Cyber Security Awareness Month: Information Security Best Practices for Kids + Teens
Blog authored by: Mandi Rae
As a parent, I consider the internet to be a scary, unrestricted place where my kids hang out a lot. Since children and teens of this generation are so accustomed to relying on technology and social media for daily communication, they do not fully understand the longstanding impacts that sharing your personal life, information and pictures can have. As a practice lead at IT Audit Labs, I have had the privilege of navigating security challenges and their impacts with executives of large organizations and their families. I educate on how to improve their personal security posture, and also utilize this knowledge to inform and protect my own family and friends. Here I’ll share three key areas of consideration with easy-to-institute best practices to help protect your kids and teens from common security risks.
1. Identity Theft
Personal information is a valuable and precious asset that we need to continuously monitor and safeguard. We know how devastating and impactful identity theft can be for adults, but it is also important to consider the ramifications for our children. Because they are issued a social security number at birth, years of unmonitored credit reports go by which could lead to your child being susceptible to identity theft. As cyber-security consultants, while assisting executives with personal information security assessments, we encourage them to freeze any minor dependents’ credit reports. A security freeze on your child’s credit report is free and protects them from a threat actor taking out a loan or credit card in their name. All major credit bureaus offer this service and make it convenient to set up. For more information on requesting a security freeze for your minor child’s credit report, visit www.identitytheft.gov. It will be worth your time now and save you from potential future headaches when your child is ready to establish credit as a young adult.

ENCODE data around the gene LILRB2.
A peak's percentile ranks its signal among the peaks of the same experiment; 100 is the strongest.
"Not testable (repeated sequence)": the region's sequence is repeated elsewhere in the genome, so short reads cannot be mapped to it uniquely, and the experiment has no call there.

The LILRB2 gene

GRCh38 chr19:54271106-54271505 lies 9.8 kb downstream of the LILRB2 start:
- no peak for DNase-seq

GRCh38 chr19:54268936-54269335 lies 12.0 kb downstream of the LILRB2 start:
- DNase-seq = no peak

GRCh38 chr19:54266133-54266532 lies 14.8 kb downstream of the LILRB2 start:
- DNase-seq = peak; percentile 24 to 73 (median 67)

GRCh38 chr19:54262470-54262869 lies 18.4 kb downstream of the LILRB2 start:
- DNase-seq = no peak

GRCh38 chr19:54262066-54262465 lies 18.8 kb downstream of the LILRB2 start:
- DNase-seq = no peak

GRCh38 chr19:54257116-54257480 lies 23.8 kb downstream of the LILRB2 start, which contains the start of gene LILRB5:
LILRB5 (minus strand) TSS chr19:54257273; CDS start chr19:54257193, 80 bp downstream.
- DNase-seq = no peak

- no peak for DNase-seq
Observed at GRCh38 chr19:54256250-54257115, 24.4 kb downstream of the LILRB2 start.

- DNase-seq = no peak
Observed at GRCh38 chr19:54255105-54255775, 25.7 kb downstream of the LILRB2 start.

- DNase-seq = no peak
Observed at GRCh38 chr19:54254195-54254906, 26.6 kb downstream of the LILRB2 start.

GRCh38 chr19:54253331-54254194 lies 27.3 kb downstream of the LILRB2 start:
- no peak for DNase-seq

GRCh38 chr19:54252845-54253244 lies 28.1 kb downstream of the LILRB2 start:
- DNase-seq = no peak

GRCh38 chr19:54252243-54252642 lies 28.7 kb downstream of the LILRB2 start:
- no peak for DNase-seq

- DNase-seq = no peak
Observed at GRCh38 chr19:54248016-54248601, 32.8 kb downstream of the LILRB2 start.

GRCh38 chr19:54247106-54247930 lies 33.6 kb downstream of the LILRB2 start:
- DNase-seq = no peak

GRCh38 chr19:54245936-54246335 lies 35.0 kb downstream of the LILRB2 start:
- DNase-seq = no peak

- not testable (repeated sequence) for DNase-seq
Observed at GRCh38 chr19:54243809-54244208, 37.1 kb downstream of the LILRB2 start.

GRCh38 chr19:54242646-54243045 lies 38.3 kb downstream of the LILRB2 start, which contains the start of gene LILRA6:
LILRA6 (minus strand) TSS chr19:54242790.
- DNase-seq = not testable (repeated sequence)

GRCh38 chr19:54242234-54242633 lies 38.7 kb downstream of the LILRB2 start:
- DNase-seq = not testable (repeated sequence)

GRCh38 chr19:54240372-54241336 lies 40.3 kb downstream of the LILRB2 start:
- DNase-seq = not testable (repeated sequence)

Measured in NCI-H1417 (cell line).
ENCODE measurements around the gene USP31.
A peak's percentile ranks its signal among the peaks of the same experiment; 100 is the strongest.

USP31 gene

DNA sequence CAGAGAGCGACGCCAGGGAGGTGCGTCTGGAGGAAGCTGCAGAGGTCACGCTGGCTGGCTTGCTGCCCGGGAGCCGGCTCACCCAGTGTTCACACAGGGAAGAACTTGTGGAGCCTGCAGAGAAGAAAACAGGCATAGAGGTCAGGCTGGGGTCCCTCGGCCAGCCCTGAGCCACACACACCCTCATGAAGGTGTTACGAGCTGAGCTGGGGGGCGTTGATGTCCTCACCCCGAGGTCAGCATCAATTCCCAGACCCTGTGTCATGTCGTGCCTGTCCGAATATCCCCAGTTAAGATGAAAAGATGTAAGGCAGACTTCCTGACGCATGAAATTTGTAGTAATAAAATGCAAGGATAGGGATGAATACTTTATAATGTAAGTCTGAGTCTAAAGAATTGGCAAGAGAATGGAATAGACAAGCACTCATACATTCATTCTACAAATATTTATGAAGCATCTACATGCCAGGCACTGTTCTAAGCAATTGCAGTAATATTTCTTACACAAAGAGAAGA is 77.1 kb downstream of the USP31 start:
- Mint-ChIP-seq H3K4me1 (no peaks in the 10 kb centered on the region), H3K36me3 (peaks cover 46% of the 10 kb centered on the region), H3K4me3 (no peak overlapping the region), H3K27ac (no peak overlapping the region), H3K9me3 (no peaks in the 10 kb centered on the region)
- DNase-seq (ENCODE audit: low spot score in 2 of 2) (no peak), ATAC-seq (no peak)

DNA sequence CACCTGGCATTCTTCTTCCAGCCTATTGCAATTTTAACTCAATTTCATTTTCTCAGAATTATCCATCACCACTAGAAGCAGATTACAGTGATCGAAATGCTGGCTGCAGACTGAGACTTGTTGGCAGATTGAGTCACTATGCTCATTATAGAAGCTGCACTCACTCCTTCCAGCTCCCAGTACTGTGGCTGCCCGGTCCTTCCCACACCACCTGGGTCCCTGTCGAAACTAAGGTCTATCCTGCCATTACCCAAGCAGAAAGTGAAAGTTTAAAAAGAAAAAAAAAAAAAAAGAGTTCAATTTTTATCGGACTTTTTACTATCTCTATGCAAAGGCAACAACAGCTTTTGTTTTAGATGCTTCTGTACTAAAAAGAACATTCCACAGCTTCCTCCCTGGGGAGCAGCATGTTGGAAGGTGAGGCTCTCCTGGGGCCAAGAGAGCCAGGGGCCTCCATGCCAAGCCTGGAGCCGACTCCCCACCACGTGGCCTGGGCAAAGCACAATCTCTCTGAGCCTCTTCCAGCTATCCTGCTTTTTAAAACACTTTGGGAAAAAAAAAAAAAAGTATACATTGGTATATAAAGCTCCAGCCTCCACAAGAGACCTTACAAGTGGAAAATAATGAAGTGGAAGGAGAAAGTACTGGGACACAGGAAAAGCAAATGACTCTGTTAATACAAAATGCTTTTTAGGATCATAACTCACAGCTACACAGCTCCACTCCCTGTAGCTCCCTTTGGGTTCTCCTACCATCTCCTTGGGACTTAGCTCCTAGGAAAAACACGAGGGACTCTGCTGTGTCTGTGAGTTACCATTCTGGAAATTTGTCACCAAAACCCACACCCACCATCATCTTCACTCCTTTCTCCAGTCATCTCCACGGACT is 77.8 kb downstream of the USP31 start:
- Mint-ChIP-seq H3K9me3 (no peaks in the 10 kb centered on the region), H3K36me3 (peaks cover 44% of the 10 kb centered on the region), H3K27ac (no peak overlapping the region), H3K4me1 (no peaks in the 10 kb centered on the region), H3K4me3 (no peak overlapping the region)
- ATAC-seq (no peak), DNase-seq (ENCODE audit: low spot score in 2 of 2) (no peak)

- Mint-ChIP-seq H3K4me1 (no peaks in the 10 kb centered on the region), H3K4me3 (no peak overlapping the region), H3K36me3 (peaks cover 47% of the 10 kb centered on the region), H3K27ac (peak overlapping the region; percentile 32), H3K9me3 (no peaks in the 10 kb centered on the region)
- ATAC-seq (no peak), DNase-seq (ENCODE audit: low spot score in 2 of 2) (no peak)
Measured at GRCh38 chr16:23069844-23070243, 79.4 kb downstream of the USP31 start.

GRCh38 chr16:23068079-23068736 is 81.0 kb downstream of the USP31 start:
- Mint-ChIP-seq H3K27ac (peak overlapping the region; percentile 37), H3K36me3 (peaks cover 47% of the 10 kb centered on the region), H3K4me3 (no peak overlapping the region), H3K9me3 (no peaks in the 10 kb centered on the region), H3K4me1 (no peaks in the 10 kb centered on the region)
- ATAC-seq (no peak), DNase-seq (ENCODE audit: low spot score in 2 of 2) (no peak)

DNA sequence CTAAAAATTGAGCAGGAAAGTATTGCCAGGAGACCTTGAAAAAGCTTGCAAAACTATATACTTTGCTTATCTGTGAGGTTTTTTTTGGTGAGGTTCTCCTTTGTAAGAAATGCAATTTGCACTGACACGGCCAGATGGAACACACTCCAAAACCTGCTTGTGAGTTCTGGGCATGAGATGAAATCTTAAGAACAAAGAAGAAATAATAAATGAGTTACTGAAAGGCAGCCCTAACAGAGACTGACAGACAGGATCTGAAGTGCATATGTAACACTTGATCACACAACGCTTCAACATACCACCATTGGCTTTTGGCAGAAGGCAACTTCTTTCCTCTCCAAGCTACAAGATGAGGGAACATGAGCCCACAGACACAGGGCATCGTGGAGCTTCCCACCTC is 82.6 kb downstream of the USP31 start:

2. Location Sharing
A conversation that educates our kids on how to safely share photos or their location online should also be had. Having a teen and pre-teen myself, I understand all the Find Me services, Insta selfies and endless Snap Chats that are being shared with their social networks. We encourage adults to turn off location sharing services and we should be encouraging the same for our children, especially on social media. I know that monitoring your children’s location from your phone can be convenient, but there are other ways to keep tabs on whereabouts. In my family, each child has an Apple Air Tag that they clip onto their clothing/backpack. This way, when my pre-teen jumps on her bike for a ride through the neighborhood, I can still be aware of her location and she does not need to bring her phone.
Teens typically view sharing their location as a common way to be engaged with their social network. Threat actors also find these services helpful to determine when your family is away so they can break into your home or, worst case, find your child when they are out and about. While we are on vacation, my teens know not to post pictures and tag our location in real time. This safeguards our home from physical theft and also lets us enjoy the moment outside the lens of our mobile devices. When we return, trip pictures can be posted on social media platforms that are set to private so only known contacts can see the memories we made. Chat with your kids about picture posting dos and don’ts and conduct a periodic review of their phone and application settings to ensure they are all set to private with location sharing turned off.
3. Parental Controls + Monitoring
As I mentioned before, children’s unsupervised access to the internet is inevitable and can feel quite scary. Trying to manage it all can be a daunting task in this day and age. Luckily, there is an app to help parents with ALL THE THINGS! Bark is one of the most popular parental control apps, which I also use and highly recommend. Bark monitors texts, emails, and over 30 of the most common applications our kids use such as YouTube, Fortnite, Snapchat, etc. It also allows parents to have visibility and control over screen time limits and access to disable the internet on multiple devices at the same time.
One of my favorite features is the ability to proactively set schedules for both school nights and weekends. At our house, when its lights-out, the internet is out too. I no longer have to run around taking away phones, tablets, and Chromebooks from protesting teenagers. This also saves me countless hours of trying to navigate each of their devices and applications. Furthermore, Bark allows parents to set up preventive measures if there are concerns with specific categories such as self-harm, depression, cyber bullying, or pornography. Bark does have an annual fee, but it is relatively inexpensive for both the service it provides and the dashboard it enables to view each of my kid’s internet activity and screen time.
I hope this brief list coupled with my personal experience can help you take quick actions to mitigate the risks your children face while sharing information online. Stay tuned for a podcast episode presented by The Audit, and our upcoming blogs in celebration of Cyber Security Awareness month. We'll keep you informed, discuss further best practices and provide resources for you to utilize both professionally and personally.